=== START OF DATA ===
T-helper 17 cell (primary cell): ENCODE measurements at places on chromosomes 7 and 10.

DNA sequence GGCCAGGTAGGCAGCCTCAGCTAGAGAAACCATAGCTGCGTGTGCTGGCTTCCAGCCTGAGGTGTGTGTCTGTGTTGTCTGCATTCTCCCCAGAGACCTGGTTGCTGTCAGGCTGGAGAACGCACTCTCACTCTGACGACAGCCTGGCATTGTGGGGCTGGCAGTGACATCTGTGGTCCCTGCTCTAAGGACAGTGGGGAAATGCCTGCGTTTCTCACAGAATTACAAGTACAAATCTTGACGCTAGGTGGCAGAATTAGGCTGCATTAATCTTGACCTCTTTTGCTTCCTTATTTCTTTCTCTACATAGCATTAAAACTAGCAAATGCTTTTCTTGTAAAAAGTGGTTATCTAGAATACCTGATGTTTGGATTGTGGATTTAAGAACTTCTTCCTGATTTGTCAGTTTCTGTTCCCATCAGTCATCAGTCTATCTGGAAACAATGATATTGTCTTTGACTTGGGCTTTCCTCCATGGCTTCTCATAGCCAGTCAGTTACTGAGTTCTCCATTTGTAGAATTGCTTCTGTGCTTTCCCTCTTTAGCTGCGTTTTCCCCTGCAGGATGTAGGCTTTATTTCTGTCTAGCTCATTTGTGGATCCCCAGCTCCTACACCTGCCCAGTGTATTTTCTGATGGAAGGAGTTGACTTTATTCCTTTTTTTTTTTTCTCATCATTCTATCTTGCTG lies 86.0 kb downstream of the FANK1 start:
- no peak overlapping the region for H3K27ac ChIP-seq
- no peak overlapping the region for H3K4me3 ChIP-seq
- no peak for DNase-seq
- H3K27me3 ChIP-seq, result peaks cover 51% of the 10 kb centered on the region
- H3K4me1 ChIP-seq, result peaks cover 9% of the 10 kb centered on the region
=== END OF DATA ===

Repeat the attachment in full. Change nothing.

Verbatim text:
T-helper 17 cell (primary cell): ENCODE measurements at places on chromosomes 7 and 10.

DNA sequence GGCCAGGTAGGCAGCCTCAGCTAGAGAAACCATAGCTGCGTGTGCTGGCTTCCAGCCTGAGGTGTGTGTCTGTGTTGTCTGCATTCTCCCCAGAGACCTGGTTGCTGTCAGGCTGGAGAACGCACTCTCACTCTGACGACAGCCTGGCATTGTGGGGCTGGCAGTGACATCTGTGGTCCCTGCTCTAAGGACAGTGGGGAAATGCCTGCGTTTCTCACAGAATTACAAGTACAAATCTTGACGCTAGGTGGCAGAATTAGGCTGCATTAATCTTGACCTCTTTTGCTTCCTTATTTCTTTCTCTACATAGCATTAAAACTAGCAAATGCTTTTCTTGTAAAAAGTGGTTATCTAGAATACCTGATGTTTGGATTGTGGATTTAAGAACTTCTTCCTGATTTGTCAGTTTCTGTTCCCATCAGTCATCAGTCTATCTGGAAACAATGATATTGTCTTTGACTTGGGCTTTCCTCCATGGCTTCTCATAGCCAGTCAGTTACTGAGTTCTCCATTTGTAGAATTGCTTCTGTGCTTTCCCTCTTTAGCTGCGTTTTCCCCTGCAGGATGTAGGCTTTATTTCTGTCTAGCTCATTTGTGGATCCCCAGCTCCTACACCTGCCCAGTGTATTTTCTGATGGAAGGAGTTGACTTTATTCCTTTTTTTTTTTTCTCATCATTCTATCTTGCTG lies 86.0 kb downstream of the FANK1 start:
- no peak overlapping the region for H3K27ac ChIP-seq
- no peak overlapping the region for H3K4me3 ChIP-seq
- no peak for DNase-seq
- H3K27me3 ChIP-seq, result peaks cover 51% of the 10 kb centered on the region
- H3K4me1 ChIP-seq, result peaks cover 9% of the 10 kb centered on the region